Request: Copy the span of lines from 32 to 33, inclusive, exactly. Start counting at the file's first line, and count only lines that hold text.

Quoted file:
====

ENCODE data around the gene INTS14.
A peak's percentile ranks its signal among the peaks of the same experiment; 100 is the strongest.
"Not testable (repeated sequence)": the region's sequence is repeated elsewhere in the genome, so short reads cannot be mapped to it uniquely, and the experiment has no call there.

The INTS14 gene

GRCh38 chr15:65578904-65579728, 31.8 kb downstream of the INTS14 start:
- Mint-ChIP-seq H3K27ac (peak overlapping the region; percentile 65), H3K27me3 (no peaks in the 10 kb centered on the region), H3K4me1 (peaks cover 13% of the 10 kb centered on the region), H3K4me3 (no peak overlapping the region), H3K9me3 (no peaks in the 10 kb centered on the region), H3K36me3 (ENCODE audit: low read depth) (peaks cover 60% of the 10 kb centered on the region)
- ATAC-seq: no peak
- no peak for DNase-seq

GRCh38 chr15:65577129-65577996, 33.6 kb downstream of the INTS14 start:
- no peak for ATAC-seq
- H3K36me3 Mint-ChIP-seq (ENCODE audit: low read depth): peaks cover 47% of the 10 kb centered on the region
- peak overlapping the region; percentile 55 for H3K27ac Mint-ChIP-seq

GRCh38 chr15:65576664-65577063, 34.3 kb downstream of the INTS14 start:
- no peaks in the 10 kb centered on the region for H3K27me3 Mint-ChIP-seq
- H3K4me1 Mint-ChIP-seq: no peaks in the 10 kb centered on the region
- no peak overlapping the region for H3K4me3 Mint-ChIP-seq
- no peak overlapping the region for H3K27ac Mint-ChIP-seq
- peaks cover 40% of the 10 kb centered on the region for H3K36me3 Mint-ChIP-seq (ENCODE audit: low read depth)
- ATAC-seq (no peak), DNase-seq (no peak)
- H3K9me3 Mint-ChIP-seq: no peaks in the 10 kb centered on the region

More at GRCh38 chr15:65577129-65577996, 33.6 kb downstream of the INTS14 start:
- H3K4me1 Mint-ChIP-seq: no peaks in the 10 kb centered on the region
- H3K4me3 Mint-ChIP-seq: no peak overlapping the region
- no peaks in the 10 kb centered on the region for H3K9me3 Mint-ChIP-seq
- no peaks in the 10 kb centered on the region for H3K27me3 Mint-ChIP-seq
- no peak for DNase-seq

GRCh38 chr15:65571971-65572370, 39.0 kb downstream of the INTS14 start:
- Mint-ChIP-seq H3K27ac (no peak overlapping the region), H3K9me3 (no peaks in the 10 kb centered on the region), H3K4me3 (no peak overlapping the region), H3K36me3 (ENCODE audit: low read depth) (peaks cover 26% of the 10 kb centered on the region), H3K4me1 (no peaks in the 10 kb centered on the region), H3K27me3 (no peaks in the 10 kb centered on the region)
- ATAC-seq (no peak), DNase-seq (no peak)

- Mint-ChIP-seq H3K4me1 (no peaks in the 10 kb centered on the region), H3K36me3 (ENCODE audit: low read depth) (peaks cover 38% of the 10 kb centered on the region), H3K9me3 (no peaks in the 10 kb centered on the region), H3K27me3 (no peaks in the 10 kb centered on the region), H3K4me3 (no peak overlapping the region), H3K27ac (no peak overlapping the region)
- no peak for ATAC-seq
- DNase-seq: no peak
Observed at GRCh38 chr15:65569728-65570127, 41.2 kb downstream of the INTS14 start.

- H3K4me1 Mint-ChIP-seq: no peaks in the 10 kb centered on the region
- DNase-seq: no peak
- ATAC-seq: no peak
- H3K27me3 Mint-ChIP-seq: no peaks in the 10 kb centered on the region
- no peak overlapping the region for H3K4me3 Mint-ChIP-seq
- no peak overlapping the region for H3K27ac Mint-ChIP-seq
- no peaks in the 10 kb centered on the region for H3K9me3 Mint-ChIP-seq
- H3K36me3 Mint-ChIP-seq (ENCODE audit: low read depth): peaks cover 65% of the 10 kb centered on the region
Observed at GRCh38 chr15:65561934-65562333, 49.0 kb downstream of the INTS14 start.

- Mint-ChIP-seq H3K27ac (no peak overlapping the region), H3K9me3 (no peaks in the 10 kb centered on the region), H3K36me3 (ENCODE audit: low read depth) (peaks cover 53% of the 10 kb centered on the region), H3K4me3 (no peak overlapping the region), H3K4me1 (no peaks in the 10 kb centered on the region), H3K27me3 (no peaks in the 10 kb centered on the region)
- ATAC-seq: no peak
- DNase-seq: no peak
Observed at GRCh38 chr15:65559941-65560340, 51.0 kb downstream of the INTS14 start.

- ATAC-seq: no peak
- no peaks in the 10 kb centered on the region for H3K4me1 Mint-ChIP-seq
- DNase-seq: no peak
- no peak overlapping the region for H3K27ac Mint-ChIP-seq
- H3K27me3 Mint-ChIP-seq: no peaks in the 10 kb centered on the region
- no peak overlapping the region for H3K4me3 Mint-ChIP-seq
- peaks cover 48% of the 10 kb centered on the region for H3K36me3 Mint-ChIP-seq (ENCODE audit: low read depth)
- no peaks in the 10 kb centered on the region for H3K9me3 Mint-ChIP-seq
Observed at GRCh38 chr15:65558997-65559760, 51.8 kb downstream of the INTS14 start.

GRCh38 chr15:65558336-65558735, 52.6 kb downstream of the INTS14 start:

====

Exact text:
- DNase-seq: no peak
Observed at GRCh38 chr15:65569728-65570127, 41.2 kb downstream of the INTS14 start.